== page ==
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Empathy and VR Refugees

In this article, game writer Sande Chen discusses how the VR experience impacts empathetic responses.

Sande Chen, Blogger

July 3, 2019

2 Min Read

[This article originally appeared on Game Design Aspect under the topics of Social Impact Games, and Immersion.]

There's been a lot in the news lately about empathy and/or lack of empathy.  Can VR storytelling promote empathy for social impact or is it ultimately a misguided experience, even a form of "disaster porn"?

Dan Archer, a 2016 Tow Fellow researching VR journalism, writes in his article, "Dismantling the Metrics of Empathy (in 360 Video)," that storytellers need to walk a fine line in depicting hardship and suffering.  There's a danger in "too much empathy" since the extreme discomfort felt by viewers translates into revulsion and the opposite of the desired effect. Moreover, oversaturation can lead to "psychic numbing" as viewers dismiss and try to block sympathy towards mass suffering. That's why, as noted in "Statistics vs. Stories," people can empathize with an individual's story, but don't really emotionally connect to statistics.

In fact, in Archer's research, the team found that too much familiarity in a subject led to less emotional impact.  Oversaturation of refugee news stories resulted in less immersion in the VR setting.  Those who weren't familiar with the stories and said they were not really that interested in the topic had the most empathetic responses.

However, compared to traditional text or photo spreads, VR was generally better at motivating users to learn more about the subject and take social action. In particular, VR experiences with clear protagonists and narrative especially heightened empathetic connection since the viewers' sense of closeness to the characters helped to increase the level of immersion.  The more the participants trusted the narrator, the more engaged and connected they were.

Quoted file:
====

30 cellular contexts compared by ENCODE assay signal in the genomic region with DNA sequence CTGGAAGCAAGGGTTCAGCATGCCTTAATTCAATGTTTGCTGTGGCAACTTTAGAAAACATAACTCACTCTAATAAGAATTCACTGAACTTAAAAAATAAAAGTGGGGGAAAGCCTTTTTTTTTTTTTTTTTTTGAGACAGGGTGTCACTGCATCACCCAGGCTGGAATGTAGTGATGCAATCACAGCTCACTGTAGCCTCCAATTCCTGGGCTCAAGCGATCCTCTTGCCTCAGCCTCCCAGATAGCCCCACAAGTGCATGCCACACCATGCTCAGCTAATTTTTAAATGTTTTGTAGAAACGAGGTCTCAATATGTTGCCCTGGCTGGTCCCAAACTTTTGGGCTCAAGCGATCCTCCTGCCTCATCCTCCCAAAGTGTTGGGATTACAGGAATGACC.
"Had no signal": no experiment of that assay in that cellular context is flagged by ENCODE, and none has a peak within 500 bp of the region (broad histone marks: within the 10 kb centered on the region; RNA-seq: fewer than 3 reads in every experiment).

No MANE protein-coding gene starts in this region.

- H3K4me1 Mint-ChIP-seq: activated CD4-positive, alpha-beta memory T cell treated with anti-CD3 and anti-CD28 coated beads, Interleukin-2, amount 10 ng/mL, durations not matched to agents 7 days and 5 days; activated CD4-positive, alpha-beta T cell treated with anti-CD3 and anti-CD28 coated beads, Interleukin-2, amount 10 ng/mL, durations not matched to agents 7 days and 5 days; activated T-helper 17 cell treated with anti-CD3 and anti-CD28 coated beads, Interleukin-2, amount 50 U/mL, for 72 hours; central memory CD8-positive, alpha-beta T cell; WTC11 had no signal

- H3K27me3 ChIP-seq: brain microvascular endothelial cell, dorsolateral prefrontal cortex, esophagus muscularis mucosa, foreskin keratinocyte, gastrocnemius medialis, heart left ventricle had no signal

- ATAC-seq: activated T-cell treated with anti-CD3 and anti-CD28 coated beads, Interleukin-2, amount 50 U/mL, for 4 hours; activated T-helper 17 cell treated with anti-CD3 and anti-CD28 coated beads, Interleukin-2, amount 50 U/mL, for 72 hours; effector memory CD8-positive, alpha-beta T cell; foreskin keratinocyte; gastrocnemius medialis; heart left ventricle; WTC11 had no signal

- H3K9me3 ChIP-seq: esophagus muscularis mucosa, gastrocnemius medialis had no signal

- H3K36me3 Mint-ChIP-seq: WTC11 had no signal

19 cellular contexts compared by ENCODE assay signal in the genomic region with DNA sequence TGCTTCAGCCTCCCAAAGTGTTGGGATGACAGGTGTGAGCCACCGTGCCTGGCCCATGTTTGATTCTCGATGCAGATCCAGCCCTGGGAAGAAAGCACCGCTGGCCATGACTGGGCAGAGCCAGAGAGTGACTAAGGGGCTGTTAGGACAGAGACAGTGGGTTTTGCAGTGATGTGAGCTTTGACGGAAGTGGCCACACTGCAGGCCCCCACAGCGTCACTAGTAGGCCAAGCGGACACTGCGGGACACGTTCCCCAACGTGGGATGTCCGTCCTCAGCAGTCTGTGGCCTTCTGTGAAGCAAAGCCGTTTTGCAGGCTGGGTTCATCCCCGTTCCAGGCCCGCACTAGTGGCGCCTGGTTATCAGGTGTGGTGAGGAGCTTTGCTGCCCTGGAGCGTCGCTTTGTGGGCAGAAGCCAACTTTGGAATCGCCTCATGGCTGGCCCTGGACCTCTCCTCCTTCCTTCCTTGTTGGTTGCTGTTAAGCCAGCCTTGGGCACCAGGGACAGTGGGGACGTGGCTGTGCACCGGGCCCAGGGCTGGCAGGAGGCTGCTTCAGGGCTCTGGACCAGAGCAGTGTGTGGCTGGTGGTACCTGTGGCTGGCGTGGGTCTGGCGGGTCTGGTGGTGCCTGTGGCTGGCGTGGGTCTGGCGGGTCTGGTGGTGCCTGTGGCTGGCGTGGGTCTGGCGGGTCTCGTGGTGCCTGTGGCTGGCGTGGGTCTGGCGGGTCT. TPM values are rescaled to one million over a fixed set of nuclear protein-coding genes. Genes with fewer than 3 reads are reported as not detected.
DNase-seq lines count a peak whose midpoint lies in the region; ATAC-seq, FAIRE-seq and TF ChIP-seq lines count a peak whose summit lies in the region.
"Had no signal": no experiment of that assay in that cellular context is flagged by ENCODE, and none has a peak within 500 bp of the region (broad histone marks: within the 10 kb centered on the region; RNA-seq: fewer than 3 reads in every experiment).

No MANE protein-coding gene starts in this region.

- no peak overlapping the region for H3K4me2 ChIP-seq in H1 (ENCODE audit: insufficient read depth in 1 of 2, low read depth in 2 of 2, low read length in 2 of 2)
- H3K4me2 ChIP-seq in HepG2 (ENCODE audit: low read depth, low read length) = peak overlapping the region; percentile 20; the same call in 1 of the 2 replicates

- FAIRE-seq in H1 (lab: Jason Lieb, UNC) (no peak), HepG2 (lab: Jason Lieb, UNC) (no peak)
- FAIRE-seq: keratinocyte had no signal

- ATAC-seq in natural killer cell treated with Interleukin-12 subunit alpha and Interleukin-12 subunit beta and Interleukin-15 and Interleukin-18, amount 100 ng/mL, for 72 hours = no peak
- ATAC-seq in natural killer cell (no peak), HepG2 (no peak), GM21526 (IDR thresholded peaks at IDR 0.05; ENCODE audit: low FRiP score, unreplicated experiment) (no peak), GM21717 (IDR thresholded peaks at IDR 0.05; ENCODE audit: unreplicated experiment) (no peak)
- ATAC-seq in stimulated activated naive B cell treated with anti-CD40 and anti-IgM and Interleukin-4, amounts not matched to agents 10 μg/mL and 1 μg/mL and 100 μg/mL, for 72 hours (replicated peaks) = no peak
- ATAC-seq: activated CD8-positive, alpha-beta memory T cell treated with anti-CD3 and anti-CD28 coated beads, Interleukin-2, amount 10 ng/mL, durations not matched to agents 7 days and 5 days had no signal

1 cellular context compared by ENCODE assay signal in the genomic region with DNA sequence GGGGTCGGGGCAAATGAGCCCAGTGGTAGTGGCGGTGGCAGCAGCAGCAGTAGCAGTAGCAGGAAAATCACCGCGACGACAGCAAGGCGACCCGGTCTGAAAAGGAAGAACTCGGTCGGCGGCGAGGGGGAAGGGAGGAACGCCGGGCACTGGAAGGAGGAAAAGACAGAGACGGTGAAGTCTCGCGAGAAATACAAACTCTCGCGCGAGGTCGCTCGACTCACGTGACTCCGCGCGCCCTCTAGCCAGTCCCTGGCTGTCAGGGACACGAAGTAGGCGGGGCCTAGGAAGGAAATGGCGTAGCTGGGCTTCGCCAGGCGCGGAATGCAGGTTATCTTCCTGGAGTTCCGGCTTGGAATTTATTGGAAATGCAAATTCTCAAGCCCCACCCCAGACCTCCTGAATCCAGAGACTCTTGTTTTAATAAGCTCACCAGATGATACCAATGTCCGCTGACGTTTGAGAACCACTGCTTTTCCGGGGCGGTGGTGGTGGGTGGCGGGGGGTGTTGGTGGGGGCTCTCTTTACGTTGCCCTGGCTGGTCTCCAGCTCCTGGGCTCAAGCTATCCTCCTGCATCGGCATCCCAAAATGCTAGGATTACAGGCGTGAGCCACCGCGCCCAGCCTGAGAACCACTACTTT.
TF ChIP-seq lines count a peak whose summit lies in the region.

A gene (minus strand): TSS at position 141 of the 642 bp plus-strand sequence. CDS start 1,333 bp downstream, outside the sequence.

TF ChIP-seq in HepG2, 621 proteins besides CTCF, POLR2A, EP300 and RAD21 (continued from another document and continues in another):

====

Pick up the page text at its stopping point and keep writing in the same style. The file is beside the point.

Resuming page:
One disadvantage to VR, though, was the complaints users had about uncomfortable headsets.  This may preclude longer-form pieces until a solution is found. At present, most cinematic VR is around 5 minutes long, which may not allow for in-depth treatment of a topic.

VR storytelling definitely has the potential to affect minds and hearts through its use in journalism, film, and social impact games, but storytellers will have to carefully consider how the presentation of their stories will impact users.

Sande Chen is a writer and game designer whose work has spanned 10 years in the industry. Her credits include 1999 IGF winner Terminus, 2007 PC RPG of the Year The Witcher, and Wizard 101. She is one of the founding members of the IGDA Game Design SIG.

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About the Author(s)

Sande Chen


A co-founder of Writers Cabal, Sande Chen works as a game writer and designer. In 2008, she was nominated for a Writers Guild of America Award in Outstanding Achievement in Videogame Writing. While still at film school at USC, she was nominated for a Grammy in music video direction. She can be reached at: [email protected]

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